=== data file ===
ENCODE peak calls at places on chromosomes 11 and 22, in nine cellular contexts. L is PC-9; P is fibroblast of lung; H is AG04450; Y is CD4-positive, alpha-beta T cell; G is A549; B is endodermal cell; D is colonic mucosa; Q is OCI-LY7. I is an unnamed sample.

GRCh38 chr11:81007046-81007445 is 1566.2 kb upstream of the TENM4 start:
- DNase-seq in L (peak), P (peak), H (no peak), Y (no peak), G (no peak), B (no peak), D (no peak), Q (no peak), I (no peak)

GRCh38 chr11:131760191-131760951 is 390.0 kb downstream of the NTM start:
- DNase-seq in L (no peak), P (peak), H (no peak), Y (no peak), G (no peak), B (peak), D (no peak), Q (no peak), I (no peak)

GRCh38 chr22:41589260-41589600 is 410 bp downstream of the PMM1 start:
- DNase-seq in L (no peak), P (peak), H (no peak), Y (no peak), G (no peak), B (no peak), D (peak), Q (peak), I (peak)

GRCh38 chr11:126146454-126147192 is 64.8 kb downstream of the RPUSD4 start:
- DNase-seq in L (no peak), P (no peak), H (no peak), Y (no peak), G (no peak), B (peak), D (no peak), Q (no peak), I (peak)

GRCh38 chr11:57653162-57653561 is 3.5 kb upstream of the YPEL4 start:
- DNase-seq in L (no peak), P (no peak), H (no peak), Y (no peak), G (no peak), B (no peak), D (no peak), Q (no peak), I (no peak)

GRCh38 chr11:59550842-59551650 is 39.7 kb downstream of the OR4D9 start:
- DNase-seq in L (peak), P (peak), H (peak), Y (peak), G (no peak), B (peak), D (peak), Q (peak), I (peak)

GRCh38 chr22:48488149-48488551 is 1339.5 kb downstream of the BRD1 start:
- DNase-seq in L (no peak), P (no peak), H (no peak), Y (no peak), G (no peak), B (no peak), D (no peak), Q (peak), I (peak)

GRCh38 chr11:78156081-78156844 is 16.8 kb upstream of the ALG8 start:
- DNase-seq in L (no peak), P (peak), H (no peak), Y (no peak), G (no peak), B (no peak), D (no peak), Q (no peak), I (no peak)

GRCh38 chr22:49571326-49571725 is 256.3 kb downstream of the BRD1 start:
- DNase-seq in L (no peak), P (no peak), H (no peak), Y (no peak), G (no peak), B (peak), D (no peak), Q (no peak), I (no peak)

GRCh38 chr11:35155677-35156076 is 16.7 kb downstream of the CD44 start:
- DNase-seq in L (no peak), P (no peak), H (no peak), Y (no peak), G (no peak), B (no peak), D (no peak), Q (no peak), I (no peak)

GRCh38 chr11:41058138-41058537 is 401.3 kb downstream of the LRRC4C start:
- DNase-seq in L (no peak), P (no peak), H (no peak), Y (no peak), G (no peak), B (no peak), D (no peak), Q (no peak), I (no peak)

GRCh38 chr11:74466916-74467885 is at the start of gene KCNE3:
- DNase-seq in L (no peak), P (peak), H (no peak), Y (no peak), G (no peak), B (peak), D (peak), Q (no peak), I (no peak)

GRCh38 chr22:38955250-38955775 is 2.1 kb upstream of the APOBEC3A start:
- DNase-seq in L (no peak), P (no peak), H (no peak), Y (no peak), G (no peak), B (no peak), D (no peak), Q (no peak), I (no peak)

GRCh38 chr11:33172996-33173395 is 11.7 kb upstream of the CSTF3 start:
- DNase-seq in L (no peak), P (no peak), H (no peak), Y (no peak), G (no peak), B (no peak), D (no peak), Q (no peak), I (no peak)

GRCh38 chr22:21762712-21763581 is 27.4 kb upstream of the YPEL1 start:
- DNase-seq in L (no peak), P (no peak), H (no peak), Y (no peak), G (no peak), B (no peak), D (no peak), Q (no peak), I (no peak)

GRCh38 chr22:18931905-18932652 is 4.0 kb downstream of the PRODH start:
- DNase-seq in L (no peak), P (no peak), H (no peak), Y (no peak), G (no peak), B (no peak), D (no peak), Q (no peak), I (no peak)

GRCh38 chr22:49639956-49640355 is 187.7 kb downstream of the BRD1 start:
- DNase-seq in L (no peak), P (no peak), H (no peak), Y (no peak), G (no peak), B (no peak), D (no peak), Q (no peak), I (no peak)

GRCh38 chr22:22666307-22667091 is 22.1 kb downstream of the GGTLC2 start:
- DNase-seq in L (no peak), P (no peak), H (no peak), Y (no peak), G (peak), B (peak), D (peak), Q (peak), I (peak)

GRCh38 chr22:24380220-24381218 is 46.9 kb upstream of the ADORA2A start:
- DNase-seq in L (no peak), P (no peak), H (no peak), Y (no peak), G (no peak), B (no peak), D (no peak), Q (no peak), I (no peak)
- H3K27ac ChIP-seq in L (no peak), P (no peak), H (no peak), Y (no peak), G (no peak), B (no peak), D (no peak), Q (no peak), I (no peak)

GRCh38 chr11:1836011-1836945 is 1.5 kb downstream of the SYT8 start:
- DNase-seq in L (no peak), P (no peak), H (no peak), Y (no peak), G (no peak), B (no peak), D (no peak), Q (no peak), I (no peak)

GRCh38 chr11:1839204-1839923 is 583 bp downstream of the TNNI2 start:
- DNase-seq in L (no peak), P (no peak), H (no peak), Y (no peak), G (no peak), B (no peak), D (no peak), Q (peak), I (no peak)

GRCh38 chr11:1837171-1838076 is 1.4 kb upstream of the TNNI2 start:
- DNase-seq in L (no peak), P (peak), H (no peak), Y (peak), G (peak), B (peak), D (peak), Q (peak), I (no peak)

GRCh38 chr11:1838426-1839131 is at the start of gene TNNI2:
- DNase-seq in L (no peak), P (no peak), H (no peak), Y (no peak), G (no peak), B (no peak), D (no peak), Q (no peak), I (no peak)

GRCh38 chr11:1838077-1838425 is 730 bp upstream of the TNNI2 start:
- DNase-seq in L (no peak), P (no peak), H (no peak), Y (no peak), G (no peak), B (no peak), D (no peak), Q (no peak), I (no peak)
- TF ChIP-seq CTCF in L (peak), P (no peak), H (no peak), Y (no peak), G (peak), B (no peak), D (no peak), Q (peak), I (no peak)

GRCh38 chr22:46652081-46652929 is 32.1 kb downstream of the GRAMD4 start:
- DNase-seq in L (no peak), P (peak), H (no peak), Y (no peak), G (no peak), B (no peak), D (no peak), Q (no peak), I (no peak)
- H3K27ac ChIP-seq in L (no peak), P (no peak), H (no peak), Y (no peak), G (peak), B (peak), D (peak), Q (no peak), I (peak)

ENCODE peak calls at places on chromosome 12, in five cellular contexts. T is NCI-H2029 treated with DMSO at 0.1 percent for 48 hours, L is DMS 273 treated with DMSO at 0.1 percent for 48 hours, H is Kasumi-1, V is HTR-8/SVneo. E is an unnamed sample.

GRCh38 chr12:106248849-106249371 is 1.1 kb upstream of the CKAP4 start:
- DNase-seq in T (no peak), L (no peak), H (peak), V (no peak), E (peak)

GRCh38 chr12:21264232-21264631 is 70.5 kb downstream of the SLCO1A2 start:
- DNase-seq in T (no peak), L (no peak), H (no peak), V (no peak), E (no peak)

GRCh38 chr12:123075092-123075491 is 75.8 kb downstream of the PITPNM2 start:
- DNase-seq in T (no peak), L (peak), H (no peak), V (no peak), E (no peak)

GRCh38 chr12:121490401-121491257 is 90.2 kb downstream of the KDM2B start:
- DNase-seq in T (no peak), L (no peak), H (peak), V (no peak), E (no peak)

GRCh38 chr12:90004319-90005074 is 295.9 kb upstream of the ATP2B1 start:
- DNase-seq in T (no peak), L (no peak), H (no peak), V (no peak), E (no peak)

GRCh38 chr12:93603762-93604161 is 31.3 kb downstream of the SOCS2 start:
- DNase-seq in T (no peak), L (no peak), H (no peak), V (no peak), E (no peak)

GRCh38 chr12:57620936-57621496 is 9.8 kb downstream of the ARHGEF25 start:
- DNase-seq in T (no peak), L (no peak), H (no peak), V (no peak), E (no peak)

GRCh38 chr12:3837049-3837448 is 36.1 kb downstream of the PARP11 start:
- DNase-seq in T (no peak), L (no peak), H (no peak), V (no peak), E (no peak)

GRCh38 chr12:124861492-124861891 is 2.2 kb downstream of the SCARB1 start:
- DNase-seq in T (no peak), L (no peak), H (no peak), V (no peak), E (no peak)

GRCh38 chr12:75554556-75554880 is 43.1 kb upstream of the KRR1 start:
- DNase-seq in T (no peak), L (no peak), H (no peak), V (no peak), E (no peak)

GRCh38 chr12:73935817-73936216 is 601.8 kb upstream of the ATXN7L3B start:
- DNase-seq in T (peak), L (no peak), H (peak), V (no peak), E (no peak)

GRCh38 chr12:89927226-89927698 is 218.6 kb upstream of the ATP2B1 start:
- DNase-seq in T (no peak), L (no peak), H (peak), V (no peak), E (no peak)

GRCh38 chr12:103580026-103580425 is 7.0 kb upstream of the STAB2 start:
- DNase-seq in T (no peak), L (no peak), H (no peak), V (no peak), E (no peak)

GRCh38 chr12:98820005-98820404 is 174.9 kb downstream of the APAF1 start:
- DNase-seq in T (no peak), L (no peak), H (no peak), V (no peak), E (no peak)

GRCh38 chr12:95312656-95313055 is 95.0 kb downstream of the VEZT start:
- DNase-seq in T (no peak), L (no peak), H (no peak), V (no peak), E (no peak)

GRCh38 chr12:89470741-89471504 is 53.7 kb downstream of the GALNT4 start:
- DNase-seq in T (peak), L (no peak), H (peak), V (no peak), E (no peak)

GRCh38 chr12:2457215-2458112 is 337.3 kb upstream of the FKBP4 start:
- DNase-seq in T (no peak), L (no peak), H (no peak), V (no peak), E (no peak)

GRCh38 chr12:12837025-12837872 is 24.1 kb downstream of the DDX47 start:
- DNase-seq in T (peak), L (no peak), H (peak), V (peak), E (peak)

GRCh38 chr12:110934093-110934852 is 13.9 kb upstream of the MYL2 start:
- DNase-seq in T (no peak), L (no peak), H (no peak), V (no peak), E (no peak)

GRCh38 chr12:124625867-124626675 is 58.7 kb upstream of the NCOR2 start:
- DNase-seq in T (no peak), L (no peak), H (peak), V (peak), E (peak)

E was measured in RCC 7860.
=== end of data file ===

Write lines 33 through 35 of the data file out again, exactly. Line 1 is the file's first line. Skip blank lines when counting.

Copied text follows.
- DNase-seq in L (no peak), P (no peak), H (no peak), Y (no peak), G (no peak), B (no peak), D (no peak), Q (no peak), I (no peak)

GRCh38 chr22:49639956-49640355 is 187.7 kb downstream of the BRD1 start:
- DNase-seq in L (no peak), P (no peak), H (no peak), Y (no peak), G (no peak), B (no peak), D (no peak), Q (no peak), I (no peak)